Skip to main content

Underwood, Oscar Wilder

Oscar Wilder Underwood, 1862–1929, American political leader, U.S. Senator from Alabama (1915–27), b. Louisville, Ky. A lawyer in Birmingham, Ala., he became important in Democratic party politics. In the U.S. House of Representatives (1895–96, 1897–1915) he introduced the Underwood Tariff Act of 1913. The act drastically reduced tariff schedules and transferred many articles to the free list but was only in force briefly because of the outbreak (1914) of World War I. In the Senate (1915–27) he was a leading exponent of President Wilson's foreign policy. Underwood was a prominent contender for the Democratic presidential nomination in 1912 and 1924. He wrote Drifting Sands of Party Politics (1928).

Cite this article
Pick a style below, and copy the text for your bibliography.

  • MLA
  • Chicago
  • APA

"Underwood, Oscar Wilder." The Columbia Encyclopedia, 6th ed.. . 24 Feb. 2018 <>.

"Underwood, Oscar Wilder." The Columbia Encyclopedia, 6th ed.. . (February 24, 2018).

"Underwood, Oscar Wilder." The Columbia Encyclopedia, 6th ed.. . Retrieved February 24, 2018 from

Learn more about citation styles

Citation styles gives you the ability to cite reference entries and articles according to common styles from the Modern Language Association (MLA), The Chicago Manual of Style, and the American Psychological Association (APA).

Within the “Cite this article” tool, pick a style to see how all available information looks when formatted according to that style. Then, copy and paste the text into your bibliography or works cited list.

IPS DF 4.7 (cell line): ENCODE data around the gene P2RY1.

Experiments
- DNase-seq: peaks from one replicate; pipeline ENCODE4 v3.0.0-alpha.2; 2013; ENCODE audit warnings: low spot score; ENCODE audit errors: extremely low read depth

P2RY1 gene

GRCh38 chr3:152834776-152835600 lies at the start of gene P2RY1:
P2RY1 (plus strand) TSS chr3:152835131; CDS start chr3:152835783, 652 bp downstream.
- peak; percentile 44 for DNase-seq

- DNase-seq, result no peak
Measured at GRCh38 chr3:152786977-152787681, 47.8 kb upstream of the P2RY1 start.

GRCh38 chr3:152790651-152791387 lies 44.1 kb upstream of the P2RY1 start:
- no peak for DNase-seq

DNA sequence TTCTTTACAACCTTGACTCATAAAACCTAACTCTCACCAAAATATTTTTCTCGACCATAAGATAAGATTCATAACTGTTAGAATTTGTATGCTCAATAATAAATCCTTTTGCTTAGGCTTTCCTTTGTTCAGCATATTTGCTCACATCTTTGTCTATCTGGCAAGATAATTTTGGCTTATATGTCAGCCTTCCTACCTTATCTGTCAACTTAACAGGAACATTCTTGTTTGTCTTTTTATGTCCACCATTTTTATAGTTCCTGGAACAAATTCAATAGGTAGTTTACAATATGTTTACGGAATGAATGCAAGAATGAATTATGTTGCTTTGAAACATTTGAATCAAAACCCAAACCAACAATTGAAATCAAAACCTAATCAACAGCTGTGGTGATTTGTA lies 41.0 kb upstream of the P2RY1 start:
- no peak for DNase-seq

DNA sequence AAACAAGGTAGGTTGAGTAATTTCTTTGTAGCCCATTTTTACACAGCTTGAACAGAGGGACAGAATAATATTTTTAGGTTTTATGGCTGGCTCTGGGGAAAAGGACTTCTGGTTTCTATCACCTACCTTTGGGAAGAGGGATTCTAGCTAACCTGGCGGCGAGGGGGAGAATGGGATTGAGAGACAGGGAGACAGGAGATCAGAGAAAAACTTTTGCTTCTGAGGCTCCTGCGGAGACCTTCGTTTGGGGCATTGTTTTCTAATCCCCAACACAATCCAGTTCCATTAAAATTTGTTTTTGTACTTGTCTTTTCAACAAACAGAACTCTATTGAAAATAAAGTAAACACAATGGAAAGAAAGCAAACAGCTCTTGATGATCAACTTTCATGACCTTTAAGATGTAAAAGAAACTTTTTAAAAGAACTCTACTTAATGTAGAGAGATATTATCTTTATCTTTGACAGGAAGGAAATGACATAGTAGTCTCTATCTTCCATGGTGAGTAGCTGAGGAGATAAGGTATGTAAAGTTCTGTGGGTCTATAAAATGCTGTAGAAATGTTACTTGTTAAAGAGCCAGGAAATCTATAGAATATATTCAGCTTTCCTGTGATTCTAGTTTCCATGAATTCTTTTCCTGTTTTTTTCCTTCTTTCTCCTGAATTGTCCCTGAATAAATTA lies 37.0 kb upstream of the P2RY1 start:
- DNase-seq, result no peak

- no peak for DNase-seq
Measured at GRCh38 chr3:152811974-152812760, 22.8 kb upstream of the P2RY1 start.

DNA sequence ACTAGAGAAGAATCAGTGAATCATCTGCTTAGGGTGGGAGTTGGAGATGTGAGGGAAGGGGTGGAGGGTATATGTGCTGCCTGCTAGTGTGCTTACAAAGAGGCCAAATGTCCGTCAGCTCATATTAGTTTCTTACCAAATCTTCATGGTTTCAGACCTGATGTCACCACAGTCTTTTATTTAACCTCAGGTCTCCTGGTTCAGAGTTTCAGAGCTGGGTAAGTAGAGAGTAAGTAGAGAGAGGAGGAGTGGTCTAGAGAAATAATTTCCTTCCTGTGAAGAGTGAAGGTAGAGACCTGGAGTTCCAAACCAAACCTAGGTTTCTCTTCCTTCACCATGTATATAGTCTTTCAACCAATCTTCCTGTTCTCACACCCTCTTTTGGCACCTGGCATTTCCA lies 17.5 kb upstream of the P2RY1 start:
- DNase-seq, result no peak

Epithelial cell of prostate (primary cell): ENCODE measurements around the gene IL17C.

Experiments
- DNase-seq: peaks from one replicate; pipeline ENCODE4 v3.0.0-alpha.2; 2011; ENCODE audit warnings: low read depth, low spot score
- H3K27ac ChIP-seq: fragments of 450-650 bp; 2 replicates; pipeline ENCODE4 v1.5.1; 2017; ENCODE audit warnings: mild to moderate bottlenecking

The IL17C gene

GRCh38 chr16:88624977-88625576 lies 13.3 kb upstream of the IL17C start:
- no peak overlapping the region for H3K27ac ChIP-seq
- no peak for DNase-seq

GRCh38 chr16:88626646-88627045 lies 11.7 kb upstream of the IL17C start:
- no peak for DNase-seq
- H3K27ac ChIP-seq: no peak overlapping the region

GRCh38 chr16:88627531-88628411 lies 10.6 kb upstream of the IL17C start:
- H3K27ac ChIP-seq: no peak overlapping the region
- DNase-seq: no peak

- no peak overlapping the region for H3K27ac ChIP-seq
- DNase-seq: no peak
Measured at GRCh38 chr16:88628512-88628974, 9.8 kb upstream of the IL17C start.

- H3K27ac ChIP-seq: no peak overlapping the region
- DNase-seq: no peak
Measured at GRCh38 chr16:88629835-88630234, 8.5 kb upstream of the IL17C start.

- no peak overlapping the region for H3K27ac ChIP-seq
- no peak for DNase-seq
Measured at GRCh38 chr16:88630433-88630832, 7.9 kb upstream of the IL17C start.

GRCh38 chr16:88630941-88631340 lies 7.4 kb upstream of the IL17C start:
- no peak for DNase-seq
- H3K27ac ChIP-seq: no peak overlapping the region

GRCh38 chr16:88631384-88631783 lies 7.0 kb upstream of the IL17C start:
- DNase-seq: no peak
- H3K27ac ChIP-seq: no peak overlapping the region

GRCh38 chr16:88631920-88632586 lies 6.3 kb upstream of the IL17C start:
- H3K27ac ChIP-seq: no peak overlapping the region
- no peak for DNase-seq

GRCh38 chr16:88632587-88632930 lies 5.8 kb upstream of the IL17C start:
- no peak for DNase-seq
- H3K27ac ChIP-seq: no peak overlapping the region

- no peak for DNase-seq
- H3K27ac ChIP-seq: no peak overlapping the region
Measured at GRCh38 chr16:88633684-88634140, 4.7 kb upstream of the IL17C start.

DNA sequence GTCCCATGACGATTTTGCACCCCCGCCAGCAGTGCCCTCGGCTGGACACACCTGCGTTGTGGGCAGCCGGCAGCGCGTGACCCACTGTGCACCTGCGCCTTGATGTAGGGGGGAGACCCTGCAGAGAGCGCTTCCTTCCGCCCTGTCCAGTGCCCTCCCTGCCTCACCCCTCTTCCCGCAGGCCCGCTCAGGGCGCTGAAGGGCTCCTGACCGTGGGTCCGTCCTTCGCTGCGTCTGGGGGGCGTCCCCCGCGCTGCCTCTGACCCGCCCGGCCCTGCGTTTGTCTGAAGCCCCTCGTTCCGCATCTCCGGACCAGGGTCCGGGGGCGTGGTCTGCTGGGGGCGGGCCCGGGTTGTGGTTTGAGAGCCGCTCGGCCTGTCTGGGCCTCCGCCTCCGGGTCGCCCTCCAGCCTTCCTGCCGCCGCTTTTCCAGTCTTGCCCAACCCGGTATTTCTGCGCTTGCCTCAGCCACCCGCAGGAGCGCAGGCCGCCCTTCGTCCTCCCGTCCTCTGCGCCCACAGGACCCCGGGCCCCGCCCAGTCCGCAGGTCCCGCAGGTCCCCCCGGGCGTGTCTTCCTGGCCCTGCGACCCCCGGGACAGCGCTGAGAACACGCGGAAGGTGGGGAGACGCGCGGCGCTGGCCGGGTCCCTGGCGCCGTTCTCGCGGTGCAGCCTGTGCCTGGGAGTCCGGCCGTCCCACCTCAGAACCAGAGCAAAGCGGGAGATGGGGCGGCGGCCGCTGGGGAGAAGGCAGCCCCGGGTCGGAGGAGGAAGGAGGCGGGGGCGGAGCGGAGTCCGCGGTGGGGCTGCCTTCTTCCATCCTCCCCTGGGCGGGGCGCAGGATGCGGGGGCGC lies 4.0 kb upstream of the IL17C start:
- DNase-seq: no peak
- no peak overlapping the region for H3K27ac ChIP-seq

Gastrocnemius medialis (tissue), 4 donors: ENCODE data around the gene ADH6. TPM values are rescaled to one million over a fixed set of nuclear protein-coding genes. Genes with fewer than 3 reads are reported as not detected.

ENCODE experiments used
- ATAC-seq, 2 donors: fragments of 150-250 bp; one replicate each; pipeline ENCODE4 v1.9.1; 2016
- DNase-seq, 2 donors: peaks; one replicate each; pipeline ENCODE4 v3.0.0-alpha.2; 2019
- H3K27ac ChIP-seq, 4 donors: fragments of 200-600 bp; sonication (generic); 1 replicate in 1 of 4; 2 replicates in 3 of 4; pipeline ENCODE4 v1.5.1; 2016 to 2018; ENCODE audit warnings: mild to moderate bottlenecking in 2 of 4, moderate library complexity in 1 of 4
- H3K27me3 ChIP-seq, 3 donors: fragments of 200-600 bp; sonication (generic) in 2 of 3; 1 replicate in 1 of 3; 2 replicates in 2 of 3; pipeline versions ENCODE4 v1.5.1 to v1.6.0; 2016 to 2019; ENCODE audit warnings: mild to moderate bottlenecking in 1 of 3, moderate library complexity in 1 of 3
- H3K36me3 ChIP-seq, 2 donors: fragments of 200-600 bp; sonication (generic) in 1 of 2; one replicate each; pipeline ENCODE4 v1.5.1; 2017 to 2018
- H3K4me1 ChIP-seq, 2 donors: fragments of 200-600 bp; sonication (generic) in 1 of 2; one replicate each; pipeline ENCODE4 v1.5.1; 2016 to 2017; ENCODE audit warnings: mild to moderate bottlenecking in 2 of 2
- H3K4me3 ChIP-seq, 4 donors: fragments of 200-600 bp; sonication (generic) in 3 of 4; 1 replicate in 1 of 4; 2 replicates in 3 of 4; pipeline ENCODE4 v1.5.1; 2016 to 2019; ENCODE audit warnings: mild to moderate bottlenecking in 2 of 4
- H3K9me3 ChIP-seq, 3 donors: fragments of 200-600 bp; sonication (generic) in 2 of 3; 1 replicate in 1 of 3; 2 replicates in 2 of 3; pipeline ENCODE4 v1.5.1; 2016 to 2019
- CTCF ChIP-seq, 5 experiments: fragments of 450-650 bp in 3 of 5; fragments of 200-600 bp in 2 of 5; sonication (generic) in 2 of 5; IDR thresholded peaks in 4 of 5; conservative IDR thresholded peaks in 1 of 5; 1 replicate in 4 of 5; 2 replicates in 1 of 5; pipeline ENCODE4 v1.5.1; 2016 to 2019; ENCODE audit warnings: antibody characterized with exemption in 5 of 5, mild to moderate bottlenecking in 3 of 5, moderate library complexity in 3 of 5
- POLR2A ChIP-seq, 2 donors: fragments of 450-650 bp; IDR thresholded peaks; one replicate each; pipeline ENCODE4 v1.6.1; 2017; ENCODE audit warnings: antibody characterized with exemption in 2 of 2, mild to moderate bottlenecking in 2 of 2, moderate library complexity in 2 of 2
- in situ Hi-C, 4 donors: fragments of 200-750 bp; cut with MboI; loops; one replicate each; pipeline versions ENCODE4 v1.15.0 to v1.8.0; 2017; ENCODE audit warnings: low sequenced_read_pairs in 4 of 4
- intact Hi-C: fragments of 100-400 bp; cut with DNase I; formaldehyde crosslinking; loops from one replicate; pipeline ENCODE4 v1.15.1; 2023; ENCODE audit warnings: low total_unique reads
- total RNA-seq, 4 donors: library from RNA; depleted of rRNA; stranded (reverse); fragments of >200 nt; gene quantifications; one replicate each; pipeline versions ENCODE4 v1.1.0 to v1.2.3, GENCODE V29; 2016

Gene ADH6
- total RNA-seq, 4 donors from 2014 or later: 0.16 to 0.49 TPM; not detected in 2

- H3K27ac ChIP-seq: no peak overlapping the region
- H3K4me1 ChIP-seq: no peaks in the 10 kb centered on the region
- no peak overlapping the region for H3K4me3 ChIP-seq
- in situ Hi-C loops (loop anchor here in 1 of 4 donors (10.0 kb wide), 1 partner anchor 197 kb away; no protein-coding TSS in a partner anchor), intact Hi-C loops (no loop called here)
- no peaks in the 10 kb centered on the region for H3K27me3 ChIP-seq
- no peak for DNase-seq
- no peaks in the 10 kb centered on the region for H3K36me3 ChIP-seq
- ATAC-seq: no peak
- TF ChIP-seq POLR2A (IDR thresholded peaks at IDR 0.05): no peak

Because each style has its own formatting nuances that evolve over time and not all information is available for every reference entry or article, cannot guarantee each citation it generates. Therefore, it’s best to use citations as a starting point before checking the style against your school or publication’s requirements and the most-recent information available at these sites:

Modern Language Association

The Chicago Manual of Style

American Psychological Association

  • Most online reference entries and articles do not have page numbers. Therefore, that information is unavailable for most content. However, the date of retrieval is often important. Refer to each style’s convention regarding the best way to format page numbers and retrieval dates.
  • In addition to the MLA, Chicago, and APA styles, your school, university, publication, or institution may have its own requirements for citations. Therefore, be sure to refer to those guidelines when editing your bibliography or works cited list.